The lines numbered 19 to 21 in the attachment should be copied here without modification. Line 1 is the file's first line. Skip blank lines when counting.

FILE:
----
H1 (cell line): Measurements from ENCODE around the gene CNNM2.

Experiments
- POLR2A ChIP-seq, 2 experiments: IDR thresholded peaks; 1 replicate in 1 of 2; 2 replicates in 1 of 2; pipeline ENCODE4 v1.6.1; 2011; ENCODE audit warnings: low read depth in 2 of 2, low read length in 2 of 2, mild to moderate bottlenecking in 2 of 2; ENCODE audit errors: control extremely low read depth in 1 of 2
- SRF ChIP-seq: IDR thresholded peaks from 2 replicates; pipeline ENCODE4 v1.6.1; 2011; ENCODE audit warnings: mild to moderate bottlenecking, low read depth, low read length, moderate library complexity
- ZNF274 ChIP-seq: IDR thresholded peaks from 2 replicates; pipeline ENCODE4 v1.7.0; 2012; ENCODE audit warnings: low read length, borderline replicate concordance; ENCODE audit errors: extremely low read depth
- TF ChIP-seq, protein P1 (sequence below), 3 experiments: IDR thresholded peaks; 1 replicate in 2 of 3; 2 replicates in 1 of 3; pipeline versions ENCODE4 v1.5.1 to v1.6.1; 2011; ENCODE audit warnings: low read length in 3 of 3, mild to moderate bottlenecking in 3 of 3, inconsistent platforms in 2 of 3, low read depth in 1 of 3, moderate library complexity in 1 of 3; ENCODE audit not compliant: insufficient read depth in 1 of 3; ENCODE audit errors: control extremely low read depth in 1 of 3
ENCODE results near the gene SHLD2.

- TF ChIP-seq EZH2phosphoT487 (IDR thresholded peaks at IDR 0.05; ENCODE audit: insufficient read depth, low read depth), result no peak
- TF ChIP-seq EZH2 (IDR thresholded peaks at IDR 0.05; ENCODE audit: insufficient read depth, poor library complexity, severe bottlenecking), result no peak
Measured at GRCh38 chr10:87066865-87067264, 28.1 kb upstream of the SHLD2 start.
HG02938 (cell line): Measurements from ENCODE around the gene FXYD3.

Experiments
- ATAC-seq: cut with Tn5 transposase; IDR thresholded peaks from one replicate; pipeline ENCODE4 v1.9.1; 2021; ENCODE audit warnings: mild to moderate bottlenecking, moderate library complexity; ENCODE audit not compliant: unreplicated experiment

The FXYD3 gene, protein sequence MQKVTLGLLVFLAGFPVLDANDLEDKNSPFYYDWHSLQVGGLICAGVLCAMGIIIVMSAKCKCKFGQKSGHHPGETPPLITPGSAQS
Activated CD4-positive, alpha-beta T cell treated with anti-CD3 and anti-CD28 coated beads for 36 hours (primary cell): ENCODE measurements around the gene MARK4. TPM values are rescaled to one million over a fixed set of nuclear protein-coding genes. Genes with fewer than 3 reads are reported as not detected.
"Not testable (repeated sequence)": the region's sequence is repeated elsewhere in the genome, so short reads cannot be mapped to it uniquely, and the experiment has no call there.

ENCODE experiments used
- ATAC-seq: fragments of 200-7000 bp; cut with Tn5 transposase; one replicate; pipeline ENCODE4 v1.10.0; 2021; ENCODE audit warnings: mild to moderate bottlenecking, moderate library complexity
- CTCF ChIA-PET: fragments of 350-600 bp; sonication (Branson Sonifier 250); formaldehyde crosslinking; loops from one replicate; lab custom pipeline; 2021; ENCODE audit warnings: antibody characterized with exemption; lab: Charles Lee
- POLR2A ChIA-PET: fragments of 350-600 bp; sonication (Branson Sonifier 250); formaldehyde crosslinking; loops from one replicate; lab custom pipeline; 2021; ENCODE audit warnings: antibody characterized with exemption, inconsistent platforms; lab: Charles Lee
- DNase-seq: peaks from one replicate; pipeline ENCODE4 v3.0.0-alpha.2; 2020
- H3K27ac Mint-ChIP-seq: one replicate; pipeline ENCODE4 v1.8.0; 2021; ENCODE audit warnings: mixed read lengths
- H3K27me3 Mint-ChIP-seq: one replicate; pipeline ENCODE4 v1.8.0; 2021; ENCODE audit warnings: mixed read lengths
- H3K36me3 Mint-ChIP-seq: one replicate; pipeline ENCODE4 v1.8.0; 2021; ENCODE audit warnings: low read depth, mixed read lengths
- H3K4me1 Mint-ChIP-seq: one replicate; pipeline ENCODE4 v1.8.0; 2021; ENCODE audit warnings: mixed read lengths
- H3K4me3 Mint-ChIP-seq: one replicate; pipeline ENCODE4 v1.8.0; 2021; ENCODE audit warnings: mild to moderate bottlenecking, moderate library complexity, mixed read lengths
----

- CTCF ChIA-PET: fragments of 350-600 bp; sonication (Branson Sonifier 250); formaldehyde crosslinking; loops from one replicate; lab custom pipeline; 2021; ENCODE audit warnings: antibody characterized with exemption; lab: Charles Lee
- POLR2A ChIA-PET: fragments of 350-600 bp; sonication (Branson Sonifier 250); formaldehyde crosslinking; loops from one replicate; lab custom pipeline; 2021; ENCODE audit warnings: antibody characterized with exemption, inconsistent platforms; lab: Charles Lee
- DNase-seq: peaks from one replicate; pipeline ENCODE4 v3.0.0-alpha.2; 2020